Mike Sadler wouldn’t be participating in the raid itself; his job was to navigate the raiders to the airfield and then wait at its south-east corner as a RV point in case any jeep was disabled and its occupants forced to flee on foot. ‘When you went on an operation, it wasn’t the raid itself you worried about it was how the hell we were going to get away afterwards because the Germans were like bees in chasing us,’ he reflected.

Sadler navigated them the 70 miles north in only four hours. It was a moonlit night and except for six punctures and a LRDG truck hitting a mine, the approach to the target was uneventful. A mile from the airfield, Stirling halted the column and issued a last set of instructions. ‘Gun discipline was vital,’ Storie remembered as the gist of Stirling’s final briefing. ‘We had to keep in a strict formation, two abreast, firing outwards the whole time.’

The force then moved cautiously forward at four to five miles an hour, one or two jeeps dipping in and out of unoccupied rifle pits, before they formed into two columns. On a green Verey light fired from Stirling, the attack began.

Some subsequent accounts state that the jeeps roared through the thin perimeter defences and moved down the airfield at around 20mph, but Jellicoe’s operational report is contradictory. He wrote: ‘The firing of Verey lights and of tracer and incendiary ammunition having disclosed the approximate positions of the aircraft, the column was directed to the centre of the dispersal area and shot the planes up one by one, the pace, while shooting was going on, being reduced to one or two miles an hour. In this way about thirty were destroyed, though only eighteen actually burst into flames. Fire was also directed at the guards as they ran for cover.'”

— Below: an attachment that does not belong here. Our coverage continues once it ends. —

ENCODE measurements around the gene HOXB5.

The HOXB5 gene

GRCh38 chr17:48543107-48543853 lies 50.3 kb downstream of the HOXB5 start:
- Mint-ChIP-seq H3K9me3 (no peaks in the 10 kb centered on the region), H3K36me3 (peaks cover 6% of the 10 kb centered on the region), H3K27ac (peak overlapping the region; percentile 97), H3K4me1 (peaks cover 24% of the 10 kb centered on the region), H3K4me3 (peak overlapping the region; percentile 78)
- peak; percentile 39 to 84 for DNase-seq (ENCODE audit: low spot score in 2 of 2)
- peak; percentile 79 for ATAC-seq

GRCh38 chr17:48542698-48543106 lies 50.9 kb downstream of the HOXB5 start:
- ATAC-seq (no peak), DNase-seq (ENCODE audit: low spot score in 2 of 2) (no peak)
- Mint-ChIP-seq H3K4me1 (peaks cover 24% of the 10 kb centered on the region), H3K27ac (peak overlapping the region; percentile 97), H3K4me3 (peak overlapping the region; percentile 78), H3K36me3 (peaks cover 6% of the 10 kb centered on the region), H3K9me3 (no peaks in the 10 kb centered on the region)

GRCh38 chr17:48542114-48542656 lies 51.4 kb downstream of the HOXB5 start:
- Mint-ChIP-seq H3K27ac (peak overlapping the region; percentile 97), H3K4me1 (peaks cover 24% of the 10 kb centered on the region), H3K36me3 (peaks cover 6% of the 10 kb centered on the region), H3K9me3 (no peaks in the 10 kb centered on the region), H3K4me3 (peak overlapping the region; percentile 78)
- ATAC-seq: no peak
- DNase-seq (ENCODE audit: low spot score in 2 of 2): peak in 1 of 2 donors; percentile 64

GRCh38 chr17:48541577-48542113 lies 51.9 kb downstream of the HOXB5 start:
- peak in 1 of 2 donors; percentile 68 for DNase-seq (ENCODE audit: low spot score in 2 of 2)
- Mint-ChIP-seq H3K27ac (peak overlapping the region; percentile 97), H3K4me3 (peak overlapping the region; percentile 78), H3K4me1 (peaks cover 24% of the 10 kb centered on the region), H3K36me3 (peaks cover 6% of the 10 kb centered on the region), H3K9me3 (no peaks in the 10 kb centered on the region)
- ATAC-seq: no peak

Watching from his vantage point on the south-eastern corner of the airfield was Mike Sadler. ‘I had a ringside view of the tracer hitting and the aircraft going up,’ he recalled. ‘The whole thing was very impressive.’

It took a few minutes for the airfield’s defenders to gather their wits but as the two columns doubled back they came under attack from a 20mm gun and small-arms fire. Stirling’s jeep was damaged but not disabled, but a bullet killed John Robson, a 21-year-old rear gunner in Sandy Scratchley’s jeep. They departed the airfield and split up, some vehicles heading south and others south-west, all in a hurry to find cover before dawn broke in an hour and a half. Most did but a detachment of French jeeps were caught in the open by a patrol of German Junker 87s and the much admired officer Andre Zirnheld was killed.

Nonetheless, the raid had been every bit as successful as Stirling envisaged, a satisfying way with which to bring July to a close. In the month that they’d been operating self-sufficiently from their remote desert base, L Detachment destroyed a minimum of 86 enemy aircraft and between 36 and 45 motorised vehicles. It was a surprise to some of the men that the Germans didn’t form a similar unit to try and counter L Detachment’s achievements. ‘The Afrika Korps had been trained in a different type of warfare,’ reflected Jimmy Storie.’They had been trained in European warfare … they lacked the skill but also the transport so we went places they never went.’ In Mike Sadler’s estimation the answers could be found in the soldiers’ blood.’ It’s in the national character,’ he said. ‘If you look down the ages Britain has had these type of soldiers so to some extent it might be a cultural thing.’